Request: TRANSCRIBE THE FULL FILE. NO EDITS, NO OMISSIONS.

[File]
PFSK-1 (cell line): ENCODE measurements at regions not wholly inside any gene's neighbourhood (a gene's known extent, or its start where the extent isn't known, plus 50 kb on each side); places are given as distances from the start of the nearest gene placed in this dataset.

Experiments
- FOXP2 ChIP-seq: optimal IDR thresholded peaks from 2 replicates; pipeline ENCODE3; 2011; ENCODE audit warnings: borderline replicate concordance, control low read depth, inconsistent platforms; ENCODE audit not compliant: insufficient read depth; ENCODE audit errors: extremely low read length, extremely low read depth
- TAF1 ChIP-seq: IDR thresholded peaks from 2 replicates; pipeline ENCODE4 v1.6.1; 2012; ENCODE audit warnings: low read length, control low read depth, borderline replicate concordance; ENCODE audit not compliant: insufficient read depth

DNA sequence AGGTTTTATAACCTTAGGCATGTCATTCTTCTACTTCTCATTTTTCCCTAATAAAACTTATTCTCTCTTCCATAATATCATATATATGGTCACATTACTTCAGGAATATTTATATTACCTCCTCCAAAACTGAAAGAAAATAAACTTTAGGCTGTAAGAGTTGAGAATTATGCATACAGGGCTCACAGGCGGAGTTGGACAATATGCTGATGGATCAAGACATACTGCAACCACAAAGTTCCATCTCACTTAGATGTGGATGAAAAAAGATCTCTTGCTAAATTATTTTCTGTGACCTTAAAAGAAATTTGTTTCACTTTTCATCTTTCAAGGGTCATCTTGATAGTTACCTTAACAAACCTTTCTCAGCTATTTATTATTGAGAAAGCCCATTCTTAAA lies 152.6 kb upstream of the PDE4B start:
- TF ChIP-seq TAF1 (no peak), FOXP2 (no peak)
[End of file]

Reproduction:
PFSK-1 (cell line): ENCODE measurements at regions not wholly inside any gene's neighbourhood (a gene's known extent, or its start where the extent isn't known, plus 50 kb on each side); places are given as distances from the start of the nearest gene placed in this dataset.

Experiments
- FOXP2 ChIP-seq: optimal IDR thresholded peaks from 2 replicates; pipeline ENCODE3; 2011; ENCODE audit warnings: borderline replicate concordance, control low read depth, inconsistent platforms; ENCODE audit not compliant: insufficient read depth; ENCODE audit errors: extremely low read length, extremely low read depth
- TAF1 ChIP-seq: IDR thresholded peaks from 2 replicates; pipeline ENCODE4 v1.6.1; 2012; ENCODE audit warnings: low read length, control low read depth, borderline replicate concordance; ENCODE audit not compliant: insufficient read depth

DNA sequence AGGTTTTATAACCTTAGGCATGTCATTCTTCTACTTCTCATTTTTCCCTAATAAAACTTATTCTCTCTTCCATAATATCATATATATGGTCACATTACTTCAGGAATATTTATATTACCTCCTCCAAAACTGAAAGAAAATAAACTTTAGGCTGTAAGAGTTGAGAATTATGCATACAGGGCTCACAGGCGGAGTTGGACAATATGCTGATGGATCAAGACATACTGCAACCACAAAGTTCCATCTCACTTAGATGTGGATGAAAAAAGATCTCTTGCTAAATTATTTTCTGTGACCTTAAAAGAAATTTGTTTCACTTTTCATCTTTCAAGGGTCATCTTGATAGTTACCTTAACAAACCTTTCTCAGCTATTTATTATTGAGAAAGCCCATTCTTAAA lies 152.6 kb upstream of the PDE4B start:
- TF ChIP-seq TAF1 (no peak), FOXP2 (no peak)